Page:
As per the budget, I will be buying a computer for the lab and have put together a quote on a system below. It is a quad core system with 4GB of memory, 1TB harddrive and a 24″ LCD.
Unless I hear from you otherwise, I will be putting the order through tomorrow.
Once the computer arrives, I will bring it and a check for the remaining $8500 to the university.
What should I do for the operating system? Does the university have a standard OS they use, like XP and can I get the academic price for it? Otherwise, I will purchase Windows XP.
I noticed an update to the Wired article in regards to Shawyer testing for ion wind:
UPDATE: When I asked him about the possibility of “ion wind” being the real cause of thrust, Dr Shawyer patiently explained that it had been addressed at a very early stage:”Air currents from whatever source were eliminated in the first Proof of Concept project by testing the experimental thruster mounted in a hermetically sealed box. The experiment was reviewed and accepted by professional government scientists.” [The research was being supported by the British government at the time.]
He also points out that real ion drives need much higher voltage and that “Anyone who thinks they can create grammes of thrust from ion wind at the voltages we work at clearly doesn’t understand physics.” He does not believe a vacuum chamber test would show anything, as ion drives function in a vaccum and there would still be the question of wehther some ionised material was somehow being ejected. However, the hermetically sealed box test should have negated that possibility.
This seems to strengthen the case for independent testing. But would it convince the skeptics? I suspect that even if the Emdrive was propelling a space probe around the solar system there would still be some saying “Yeah, it works but it can’t be working the way he says it does…”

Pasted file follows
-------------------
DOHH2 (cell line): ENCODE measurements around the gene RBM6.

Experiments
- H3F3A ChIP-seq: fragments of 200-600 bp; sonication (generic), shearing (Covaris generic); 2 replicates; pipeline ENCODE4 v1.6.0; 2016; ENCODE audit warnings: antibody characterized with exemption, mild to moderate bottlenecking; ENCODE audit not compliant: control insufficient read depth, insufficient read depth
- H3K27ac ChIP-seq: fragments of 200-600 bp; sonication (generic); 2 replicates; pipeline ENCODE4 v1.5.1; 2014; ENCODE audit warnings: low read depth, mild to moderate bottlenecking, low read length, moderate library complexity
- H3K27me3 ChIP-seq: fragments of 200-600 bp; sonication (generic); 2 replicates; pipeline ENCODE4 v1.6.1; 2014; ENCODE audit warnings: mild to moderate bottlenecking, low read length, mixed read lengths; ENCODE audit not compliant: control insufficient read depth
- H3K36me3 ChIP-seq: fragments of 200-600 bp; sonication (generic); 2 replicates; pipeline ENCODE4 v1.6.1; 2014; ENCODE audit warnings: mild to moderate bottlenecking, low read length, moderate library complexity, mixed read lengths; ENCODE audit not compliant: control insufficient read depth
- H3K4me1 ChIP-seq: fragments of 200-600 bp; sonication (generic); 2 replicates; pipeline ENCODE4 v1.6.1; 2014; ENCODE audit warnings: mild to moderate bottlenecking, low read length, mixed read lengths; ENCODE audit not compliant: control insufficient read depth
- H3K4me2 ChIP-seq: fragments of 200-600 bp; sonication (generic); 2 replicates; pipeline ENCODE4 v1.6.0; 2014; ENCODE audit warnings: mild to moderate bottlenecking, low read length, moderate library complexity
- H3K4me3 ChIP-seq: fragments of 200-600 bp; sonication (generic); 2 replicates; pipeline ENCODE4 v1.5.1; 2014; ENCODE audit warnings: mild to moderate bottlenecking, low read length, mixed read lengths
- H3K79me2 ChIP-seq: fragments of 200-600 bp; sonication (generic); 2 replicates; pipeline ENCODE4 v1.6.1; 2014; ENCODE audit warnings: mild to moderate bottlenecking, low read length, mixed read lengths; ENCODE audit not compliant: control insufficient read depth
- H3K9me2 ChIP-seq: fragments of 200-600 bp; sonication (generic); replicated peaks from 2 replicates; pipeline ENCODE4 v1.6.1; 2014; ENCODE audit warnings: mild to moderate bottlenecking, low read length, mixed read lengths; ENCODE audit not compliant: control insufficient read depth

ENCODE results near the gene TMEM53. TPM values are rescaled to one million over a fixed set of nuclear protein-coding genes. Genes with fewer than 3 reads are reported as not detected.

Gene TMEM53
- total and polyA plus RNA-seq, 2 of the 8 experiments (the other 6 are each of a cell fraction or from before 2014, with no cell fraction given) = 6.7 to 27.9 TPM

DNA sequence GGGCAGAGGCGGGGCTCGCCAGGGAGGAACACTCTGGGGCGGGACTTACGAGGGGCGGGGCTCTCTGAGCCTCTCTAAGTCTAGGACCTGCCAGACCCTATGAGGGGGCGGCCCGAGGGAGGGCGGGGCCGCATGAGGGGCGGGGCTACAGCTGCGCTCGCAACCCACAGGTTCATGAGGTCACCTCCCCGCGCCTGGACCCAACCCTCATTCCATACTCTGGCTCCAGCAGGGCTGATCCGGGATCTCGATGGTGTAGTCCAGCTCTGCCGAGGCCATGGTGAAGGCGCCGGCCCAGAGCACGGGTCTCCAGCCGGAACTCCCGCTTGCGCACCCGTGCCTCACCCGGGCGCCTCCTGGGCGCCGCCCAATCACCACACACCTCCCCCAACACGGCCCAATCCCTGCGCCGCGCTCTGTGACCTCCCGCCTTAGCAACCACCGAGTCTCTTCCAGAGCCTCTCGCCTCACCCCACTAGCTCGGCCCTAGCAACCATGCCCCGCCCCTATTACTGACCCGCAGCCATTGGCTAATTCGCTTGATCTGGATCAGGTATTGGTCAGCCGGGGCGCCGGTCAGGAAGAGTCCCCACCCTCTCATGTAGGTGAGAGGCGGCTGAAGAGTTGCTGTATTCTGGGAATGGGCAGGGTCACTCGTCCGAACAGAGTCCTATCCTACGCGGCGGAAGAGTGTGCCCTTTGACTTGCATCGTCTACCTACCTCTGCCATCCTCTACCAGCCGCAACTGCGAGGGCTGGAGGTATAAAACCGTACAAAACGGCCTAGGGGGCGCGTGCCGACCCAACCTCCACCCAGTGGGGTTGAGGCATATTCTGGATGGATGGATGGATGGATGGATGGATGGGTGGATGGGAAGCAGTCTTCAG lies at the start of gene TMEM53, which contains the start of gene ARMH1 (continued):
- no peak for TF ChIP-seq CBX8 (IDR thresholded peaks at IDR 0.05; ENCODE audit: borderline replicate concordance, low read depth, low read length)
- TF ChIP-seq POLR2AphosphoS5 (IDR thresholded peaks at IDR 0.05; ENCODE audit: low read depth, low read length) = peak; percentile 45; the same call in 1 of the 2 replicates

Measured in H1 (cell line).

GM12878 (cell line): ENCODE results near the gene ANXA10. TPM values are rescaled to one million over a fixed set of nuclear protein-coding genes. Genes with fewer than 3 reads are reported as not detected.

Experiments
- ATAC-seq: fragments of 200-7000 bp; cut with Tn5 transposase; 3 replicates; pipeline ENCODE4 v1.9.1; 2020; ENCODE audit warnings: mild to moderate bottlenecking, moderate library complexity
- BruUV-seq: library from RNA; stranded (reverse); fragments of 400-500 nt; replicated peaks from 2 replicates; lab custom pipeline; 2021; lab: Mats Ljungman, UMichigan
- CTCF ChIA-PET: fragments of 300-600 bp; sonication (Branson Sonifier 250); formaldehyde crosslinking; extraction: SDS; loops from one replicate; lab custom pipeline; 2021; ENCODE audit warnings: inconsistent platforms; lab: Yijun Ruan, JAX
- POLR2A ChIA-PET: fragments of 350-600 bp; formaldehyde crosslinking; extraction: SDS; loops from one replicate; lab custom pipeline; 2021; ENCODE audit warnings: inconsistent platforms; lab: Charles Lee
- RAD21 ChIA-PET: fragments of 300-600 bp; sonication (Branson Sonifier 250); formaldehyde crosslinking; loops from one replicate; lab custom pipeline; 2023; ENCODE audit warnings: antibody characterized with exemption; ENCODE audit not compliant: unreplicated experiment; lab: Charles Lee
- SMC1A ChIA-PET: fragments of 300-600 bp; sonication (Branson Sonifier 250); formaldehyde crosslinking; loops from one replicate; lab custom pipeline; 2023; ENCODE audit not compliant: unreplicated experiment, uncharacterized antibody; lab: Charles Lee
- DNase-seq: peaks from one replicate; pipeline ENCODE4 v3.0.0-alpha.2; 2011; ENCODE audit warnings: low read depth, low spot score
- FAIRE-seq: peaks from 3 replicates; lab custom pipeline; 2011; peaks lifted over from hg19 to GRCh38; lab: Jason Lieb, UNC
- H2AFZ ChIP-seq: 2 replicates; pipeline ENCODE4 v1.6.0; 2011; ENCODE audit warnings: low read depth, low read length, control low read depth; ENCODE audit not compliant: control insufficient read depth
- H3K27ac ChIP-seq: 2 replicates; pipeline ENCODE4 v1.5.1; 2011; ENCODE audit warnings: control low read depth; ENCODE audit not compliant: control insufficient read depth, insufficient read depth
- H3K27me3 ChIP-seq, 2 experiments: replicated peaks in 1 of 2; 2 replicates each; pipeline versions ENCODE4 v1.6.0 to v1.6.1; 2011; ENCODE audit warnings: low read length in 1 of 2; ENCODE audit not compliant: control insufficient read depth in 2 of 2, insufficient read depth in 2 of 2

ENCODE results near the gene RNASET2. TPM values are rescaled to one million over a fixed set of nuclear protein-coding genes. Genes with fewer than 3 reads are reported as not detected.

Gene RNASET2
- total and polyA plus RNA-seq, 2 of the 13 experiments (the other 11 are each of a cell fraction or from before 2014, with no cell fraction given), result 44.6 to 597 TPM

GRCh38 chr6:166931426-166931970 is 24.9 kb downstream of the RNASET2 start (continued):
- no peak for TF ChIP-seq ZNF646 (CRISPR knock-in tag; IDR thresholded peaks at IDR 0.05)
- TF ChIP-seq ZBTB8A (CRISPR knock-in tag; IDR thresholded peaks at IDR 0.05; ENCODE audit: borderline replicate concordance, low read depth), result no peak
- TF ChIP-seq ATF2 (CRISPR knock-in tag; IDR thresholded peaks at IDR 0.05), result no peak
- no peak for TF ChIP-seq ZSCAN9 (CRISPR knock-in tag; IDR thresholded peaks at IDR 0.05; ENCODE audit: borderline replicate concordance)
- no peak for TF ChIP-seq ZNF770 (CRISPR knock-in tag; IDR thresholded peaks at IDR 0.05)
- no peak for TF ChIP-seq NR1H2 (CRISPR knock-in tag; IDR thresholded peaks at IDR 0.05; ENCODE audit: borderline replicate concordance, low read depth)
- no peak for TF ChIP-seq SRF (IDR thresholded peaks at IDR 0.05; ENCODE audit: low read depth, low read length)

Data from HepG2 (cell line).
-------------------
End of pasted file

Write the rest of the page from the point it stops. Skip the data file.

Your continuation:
It is encouraging that Shawyer has tested the device in a sealed box but he is wrong when he says “He does not believe a vacuum chamber test would show anything, as ion drives function in a vacuum…”. Only ion drives specifically built with propellant on board work in a vacuum. The “lifter” based ion-wind type requires air to ionize and an episode of Mythbusters shows clearly that the ion-wind based “lifters” do not work in a vacuum. Mythbusters talk about the Biefeld-Brown “lifter” effect.
Shawyer is correct that his apparatus has neither the significant kilo-volts required, nor are any of the external surfaces of the apparatus in a highly charged state, both required for the Biefeld-Brown effect.
Below is a revised and more general version of the funding proposal (proposal is available in the wiki). Notable differences are that I moved the references to the end and expanded the section on the tests that would be carried out. I also removed the funding requirements because I don’t know what the University requires, besides $7K for a two year license to CST’s MWS.
Can you think of any other tests we could do? If an enclosed cavity hanging from a pendulum inside a Faraday cage or vacuum chamber still moves, that will be quite some result.
Does the University have or have access to a vacuum chamber?
After spending a few hours looking at all the funding requirements by the various agencies, I have narrow them down to two:
- Banting Research Foundation – The proposal seems to fit all the requirements of their foundation including the amount of money we need and who can apply, except they are not clear if they only fund medical research. I have sent them an email, of which you should have been cc’d.
- Alberta Energy Research Institute – This one is not a good fit, but it might fit under their “hydrogen economy” funding program.
I had a short list of four other funding sources, but the problem is that one or more of their requirements disqualifies us. Does the university have any access to the Canadian Foundation for Innovation? It sounds like only University level institutions can apply.
I am thinking that finding funding maybe more about personal connections then cold-calling organizations. You know anybody that might be interested in this type of research?
If funding is not forth coming, would it be possible to have one of your graduate students take on this project? The material costs should negligible if I have the cavity welded externally and purchase the rest of the parts myself, i.e. another waveguide-to-n transition for the probe and power coupler.